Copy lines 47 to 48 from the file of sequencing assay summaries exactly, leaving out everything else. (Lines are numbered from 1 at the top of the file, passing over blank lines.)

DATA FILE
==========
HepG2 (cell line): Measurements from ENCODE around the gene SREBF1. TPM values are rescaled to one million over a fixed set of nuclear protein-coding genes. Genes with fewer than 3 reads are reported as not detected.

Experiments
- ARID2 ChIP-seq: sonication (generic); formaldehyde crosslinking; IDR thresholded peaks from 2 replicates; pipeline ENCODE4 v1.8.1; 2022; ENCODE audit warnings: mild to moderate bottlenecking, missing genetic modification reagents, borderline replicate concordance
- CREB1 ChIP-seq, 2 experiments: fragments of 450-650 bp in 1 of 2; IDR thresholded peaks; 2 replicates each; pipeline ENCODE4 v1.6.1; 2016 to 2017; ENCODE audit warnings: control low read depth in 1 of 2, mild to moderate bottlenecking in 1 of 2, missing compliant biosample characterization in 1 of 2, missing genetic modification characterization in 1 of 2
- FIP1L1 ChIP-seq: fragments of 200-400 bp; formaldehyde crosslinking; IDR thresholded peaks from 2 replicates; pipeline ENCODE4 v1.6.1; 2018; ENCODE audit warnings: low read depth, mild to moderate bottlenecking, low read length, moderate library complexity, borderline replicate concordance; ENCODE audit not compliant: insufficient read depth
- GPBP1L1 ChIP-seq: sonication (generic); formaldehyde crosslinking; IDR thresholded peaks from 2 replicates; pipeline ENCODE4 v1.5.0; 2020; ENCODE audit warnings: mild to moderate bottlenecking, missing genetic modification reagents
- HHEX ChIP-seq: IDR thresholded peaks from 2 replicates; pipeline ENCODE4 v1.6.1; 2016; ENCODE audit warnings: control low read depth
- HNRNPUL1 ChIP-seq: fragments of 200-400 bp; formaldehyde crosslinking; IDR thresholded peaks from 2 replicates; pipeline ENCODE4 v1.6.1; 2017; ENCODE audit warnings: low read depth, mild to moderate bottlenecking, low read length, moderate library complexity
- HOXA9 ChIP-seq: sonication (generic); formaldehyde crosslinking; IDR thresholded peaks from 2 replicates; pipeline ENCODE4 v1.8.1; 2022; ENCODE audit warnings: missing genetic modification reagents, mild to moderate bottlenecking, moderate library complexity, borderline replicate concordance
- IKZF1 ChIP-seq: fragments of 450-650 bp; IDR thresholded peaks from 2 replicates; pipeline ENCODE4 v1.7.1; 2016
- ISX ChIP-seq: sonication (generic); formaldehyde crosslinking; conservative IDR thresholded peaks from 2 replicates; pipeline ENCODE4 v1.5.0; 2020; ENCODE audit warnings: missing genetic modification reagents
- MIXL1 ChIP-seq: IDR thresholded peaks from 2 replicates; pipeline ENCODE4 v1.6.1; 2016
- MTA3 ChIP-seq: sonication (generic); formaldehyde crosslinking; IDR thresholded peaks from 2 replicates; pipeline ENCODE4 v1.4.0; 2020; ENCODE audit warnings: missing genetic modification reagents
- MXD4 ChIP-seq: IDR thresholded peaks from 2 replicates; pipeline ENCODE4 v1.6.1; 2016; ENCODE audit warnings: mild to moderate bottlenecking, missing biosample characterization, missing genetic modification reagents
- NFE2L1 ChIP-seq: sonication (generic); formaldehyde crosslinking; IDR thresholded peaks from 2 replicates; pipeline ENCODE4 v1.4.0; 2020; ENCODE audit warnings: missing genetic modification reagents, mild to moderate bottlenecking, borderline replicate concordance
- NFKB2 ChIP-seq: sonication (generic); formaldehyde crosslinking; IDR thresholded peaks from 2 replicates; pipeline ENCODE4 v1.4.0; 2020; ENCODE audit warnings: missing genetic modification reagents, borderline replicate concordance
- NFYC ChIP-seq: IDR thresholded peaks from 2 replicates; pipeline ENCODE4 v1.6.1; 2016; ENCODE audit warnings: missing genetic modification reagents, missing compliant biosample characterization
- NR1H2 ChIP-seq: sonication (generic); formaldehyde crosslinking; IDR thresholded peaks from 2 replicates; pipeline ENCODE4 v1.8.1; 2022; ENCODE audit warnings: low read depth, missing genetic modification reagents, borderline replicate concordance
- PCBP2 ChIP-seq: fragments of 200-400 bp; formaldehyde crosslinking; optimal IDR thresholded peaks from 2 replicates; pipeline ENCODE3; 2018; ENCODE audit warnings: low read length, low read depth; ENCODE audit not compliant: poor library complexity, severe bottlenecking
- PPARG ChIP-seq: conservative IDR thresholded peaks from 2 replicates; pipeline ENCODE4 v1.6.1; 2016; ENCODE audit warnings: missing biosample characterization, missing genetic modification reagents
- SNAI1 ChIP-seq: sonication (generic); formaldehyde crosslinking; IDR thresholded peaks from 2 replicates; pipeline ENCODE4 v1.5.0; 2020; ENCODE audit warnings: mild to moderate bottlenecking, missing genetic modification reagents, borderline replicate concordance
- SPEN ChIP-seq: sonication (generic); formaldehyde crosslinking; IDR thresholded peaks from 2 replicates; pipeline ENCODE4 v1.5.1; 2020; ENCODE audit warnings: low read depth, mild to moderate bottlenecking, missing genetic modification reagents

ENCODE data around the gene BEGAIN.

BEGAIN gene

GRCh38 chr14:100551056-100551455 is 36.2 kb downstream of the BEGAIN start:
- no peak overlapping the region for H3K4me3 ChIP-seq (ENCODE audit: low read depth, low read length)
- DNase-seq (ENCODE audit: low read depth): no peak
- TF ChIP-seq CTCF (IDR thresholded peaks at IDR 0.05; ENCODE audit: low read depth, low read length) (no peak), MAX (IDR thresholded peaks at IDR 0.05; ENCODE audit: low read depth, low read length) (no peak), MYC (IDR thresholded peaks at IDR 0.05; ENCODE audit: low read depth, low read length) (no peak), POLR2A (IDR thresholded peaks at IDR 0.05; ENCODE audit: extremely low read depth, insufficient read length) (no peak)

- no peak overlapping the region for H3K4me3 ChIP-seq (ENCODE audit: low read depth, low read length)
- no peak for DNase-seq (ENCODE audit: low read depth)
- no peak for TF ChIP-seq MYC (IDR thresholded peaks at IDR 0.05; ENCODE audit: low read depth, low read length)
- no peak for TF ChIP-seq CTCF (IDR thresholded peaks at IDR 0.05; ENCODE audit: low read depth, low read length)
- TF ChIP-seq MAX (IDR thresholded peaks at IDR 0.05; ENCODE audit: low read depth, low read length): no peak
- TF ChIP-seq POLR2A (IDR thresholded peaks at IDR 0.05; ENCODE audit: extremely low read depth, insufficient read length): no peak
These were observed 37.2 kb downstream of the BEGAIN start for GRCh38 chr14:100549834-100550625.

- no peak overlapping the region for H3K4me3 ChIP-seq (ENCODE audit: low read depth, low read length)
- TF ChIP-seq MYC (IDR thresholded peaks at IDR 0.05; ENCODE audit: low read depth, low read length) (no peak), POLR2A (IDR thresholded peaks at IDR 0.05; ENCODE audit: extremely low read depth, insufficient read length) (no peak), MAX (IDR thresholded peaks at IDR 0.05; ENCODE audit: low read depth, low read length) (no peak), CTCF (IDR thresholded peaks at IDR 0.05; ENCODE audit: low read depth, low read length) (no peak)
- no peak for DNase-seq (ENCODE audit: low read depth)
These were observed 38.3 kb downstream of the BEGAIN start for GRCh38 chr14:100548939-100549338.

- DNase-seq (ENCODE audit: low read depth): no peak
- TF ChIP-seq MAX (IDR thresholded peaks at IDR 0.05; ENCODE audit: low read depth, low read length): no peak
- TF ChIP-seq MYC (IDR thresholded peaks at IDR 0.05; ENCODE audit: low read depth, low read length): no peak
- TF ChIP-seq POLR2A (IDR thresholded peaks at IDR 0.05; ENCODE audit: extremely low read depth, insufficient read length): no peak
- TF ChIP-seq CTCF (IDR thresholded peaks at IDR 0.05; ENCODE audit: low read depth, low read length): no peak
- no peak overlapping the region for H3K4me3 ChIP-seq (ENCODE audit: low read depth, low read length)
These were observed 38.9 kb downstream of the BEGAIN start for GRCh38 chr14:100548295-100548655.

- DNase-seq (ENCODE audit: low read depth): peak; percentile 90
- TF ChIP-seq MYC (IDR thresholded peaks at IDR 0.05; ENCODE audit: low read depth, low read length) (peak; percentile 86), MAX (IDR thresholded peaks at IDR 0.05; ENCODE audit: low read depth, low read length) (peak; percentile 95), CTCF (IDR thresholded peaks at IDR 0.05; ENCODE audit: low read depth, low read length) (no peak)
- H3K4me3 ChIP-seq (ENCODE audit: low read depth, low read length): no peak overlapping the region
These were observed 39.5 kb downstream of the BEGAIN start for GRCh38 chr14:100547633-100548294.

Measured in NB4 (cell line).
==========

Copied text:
- DNase-seq (ENCODE audit: low read depth): peak; percentile 90
- TF ChIP-seq MYC (IDR thresholded peaks at IDR 0.05; ENCODE audit: low read depth, low read length) (peak; percentile 86), MAX (IDR thresholded peaks at IDR 0.05; ENCODE audit: low read depth, low read length) (peak; percentile 95), CTCF (IDR thresholded peaks at IDR 0.05; ENCODE audit: low read depth, low read length) (no peak)